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It’s been a long time since I have posted an update on our progress towards Prix St George, because nothing much has happened. Just one of those things that happens when you change jobs, kids hit HSC and it forgets to rain- horses become very much an also ran on the list of priorities.
I was becoming quite despondent about how the princess was going, and felt she was always just holding something back on me and sometimes sore under the saddle on one side. Not unsound or lame, just not giving me everything she had. Saddle was refitted and restuffed and no real progress. So I finally bit the bullet and organised the vet and the Farrier in tandem as I felt it was coming from the back end somewhere. Flexion texting and x rays revealed a tiny spur on one hock, and a little bit of degradation in the other, but to show the complexity of the whole situation, tenderness in the suspensory ligament diagonally opposite the spur !!! Yay !!! At least now I know what I am trying to deal with.
I have a great vet when it comes to treating legs on horses and he has his own methods of treating them, and he worked wonders with our pony a few years ago, so I let him do what he needed…and he gave the farrier instructions how and when he wanted the princess shod, and presto, 2 weeks later I have my free moving princess back again. He has also recommended a new product onto the Australian market that I am going to try and I will keep you posted how we go. Apparently there is quite a deal of “ correct” research and comparisons as well as anecdotal support for this product. He doesn’t tend to recommend commercially available products very often so I’m going to give it a go.
I think it will take a little time for her to redevelop the confidence to truly push again in the extensions but I feel so much better about what is going on.
I travelled to a competition in Blayney this past weekend, with the dream of picking up one of the 60’s I need to move on to PSG, but fairly realistic that it wasn’t going to happen riding a princess that had not been out and only had one lesson since March. Combine that with a campdrafting session on Wednesday, it was always going to be interesting.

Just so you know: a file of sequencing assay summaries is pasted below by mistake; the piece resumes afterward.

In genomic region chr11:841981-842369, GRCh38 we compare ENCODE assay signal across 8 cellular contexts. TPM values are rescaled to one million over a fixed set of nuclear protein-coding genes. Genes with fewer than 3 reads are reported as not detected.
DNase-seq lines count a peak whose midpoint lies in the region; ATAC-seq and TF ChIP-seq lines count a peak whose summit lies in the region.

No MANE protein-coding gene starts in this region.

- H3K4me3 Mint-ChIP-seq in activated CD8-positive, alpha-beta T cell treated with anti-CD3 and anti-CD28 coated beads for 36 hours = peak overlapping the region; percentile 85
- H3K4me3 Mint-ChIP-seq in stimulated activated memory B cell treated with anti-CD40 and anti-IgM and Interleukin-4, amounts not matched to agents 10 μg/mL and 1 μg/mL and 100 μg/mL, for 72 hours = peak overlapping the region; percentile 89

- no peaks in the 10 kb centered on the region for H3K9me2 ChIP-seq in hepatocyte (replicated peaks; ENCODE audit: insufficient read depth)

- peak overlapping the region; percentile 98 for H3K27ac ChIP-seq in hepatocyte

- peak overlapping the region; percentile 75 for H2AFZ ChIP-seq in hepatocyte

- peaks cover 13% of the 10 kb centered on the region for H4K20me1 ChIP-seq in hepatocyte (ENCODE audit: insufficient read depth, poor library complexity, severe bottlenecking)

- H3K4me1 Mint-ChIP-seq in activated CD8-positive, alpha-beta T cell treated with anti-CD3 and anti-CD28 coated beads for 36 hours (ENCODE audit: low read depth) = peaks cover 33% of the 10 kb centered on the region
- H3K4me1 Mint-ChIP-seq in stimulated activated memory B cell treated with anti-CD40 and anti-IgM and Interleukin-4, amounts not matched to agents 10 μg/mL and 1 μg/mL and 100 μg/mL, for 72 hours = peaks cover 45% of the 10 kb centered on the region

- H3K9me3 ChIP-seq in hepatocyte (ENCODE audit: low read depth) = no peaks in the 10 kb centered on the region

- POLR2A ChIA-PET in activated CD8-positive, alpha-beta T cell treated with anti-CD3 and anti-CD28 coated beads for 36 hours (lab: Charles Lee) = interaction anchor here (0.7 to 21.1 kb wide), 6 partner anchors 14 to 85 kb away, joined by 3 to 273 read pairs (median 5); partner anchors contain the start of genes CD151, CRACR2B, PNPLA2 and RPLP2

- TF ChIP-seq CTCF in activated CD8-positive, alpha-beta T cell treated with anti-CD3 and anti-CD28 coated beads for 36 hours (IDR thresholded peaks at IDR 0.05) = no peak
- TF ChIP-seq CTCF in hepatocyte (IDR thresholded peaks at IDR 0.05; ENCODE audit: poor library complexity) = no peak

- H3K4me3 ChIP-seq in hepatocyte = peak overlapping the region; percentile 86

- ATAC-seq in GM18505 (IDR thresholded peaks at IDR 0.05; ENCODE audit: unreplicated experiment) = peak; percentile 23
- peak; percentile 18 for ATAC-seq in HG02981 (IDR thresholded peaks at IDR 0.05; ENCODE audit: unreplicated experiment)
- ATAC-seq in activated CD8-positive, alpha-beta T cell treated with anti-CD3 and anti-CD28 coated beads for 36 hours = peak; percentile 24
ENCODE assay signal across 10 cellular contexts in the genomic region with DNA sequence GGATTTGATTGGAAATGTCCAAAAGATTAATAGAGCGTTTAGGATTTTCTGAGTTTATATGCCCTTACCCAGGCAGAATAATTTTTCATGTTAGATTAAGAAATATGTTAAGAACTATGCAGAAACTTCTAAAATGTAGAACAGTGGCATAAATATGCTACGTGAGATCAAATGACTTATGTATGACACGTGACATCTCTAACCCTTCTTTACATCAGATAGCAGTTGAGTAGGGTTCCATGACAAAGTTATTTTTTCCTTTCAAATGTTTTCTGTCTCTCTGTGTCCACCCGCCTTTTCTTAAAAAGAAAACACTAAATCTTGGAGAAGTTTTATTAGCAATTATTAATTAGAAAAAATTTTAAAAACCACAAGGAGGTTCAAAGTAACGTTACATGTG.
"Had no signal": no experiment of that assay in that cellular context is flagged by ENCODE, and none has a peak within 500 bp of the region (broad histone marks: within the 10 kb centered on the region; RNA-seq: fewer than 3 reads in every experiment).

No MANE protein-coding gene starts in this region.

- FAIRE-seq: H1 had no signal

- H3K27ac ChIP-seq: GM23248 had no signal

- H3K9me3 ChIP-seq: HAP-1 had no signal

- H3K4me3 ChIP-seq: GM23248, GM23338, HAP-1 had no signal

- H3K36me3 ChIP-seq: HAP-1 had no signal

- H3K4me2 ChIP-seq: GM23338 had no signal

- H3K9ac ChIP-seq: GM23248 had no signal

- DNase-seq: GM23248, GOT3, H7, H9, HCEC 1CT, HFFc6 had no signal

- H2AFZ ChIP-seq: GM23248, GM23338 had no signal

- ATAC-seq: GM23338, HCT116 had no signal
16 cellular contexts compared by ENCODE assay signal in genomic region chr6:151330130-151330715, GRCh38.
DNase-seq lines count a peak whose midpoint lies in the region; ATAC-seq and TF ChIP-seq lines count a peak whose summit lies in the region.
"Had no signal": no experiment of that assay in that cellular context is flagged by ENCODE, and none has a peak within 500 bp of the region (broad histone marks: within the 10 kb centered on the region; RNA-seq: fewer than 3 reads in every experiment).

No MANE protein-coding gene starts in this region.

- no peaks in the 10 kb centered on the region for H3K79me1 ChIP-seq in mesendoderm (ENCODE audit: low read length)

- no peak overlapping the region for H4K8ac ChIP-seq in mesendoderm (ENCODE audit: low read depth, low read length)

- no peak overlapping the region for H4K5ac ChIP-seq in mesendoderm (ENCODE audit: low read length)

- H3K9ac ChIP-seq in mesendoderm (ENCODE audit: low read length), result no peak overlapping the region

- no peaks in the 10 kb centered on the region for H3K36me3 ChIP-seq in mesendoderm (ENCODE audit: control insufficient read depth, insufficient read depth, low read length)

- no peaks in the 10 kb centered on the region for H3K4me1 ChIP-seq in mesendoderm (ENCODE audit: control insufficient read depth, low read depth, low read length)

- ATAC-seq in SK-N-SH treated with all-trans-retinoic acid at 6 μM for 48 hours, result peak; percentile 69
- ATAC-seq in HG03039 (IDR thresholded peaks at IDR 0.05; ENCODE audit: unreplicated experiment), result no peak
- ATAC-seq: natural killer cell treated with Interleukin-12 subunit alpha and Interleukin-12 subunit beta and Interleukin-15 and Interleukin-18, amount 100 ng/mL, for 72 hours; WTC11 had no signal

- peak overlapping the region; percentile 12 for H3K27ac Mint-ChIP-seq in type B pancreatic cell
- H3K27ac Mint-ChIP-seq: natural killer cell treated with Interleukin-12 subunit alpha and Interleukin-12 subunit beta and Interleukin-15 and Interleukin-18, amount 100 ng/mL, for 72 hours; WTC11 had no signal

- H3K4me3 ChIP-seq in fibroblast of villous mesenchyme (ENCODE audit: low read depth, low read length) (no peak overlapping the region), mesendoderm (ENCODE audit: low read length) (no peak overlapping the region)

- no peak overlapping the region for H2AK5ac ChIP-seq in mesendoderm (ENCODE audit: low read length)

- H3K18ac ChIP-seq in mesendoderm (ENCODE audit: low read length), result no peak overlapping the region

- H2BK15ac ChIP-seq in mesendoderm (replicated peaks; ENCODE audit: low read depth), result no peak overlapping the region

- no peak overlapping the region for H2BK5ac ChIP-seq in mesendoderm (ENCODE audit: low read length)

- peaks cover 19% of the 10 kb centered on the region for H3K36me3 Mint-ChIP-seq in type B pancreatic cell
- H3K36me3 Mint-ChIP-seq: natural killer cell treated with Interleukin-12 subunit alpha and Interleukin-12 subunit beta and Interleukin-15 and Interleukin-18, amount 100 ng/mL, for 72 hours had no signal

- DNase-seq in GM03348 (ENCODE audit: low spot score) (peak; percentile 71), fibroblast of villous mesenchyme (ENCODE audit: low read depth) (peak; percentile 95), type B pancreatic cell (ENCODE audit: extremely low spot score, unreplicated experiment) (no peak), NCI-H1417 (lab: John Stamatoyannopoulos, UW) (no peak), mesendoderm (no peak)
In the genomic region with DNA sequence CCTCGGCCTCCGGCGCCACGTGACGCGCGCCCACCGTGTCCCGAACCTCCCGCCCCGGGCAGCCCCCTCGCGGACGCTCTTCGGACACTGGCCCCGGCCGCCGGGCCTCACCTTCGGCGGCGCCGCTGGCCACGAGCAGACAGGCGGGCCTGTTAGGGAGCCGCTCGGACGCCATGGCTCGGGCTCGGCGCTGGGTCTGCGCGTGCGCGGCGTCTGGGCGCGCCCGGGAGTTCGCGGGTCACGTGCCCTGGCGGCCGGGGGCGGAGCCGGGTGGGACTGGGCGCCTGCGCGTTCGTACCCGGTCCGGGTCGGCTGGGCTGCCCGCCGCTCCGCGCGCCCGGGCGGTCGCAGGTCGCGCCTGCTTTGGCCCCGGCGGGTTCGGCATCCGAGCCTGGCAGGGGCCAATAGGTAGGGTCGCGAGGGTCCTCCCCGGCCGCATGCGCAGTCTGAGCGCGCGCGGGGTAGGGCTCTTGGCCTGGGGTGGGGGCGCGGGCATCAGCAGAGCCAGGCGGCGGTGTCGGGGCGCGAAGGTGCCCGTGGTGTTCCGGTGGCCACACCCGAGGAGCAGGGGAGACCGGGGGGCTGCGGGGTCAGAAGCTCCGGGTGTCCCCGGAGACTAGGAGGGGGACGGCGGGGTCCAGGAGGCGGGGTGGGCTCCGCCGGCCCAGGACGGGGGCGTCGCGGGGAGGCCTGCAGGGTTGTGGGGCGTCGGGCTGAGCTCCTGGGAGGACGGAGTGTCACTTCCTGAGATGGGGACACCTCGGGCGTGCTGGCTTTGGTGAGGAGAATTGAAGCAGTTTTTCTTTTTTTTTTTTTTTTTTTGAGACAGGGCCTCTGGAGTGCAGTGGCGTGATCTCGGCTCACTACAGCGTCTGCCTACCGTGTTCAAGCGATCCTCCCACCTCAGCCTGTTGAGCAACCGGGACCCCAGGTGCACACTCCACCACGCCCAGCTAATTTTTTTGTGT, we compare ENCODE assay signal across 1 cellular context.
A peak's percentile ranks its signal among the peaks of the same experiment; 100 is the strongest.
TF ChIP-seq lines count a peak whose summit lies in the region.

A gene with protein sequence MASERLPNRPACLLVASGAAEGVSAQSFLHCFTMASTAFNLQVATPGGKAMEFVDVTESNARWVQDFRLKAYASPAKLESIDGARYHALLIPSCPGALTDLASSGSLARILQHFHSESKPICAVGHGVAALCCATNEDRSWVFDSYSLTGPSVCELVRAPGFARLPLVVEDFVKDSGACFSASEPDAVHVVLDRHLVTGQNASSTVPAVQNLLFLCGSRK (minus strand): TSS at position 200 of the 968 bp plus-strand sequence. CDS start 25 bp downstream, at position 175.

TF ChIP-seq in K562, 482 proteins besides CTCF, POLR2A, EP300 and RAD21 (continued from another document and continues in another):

She can be a really high stress animal when it comes to travelling, and I woke up Friday morning ready to puke from nerves! I think I loaded the wrong horse on the float though… straight on after only 2 minutes of “do I really have to “. It has taken me a while, but we have this little routine that goes like this..
2 days before a competition I drag the float out and we load and unload 4 or 5 times fully rugged. That way, if she resists and I have to start the lunging in small circles, she gets hot and tired before I do. It didn’t take any lunging this week. I just stood on the tailgate with her, just behind her shoulders and she got one flick on the bum with the end of the lead and up she went. I’ve found the secret though is to let her stand on the tailgate for at least 2-3 minutes before I put any pressure on her.
On the day of travel I tie her to the float for 15-20 minutes while I unrug, finish packing, tail bandage and float bandages. So she knows we are going somewhere, but she’s had time to get her mind used to the idea before she is really confronted with it.
So off we toddle to Blayney, 3 hours from start to finish. Off the float while trotters are working, and she didn’t care. Walked up to them for a chat no worries. Lovely to ride at the grounds, in fact all round Mrs Nice Guy. Chilled out, eating and not looking…UNTIL I but her in a yard by herself.
She hasn’t been stabled all winter, and this was the one piece of the plan I overlooked. She walked the stable all night and hardly ate anything and did not drink at all. So she did a grass lap first up on Saturday morning and did eat a heap, but still would not stand in the yard at all, even when I tied her up. So I dragged her out, and tied her to the float, where she stood all day in the sun, eating her hay and drinking, happy as a pig in mud.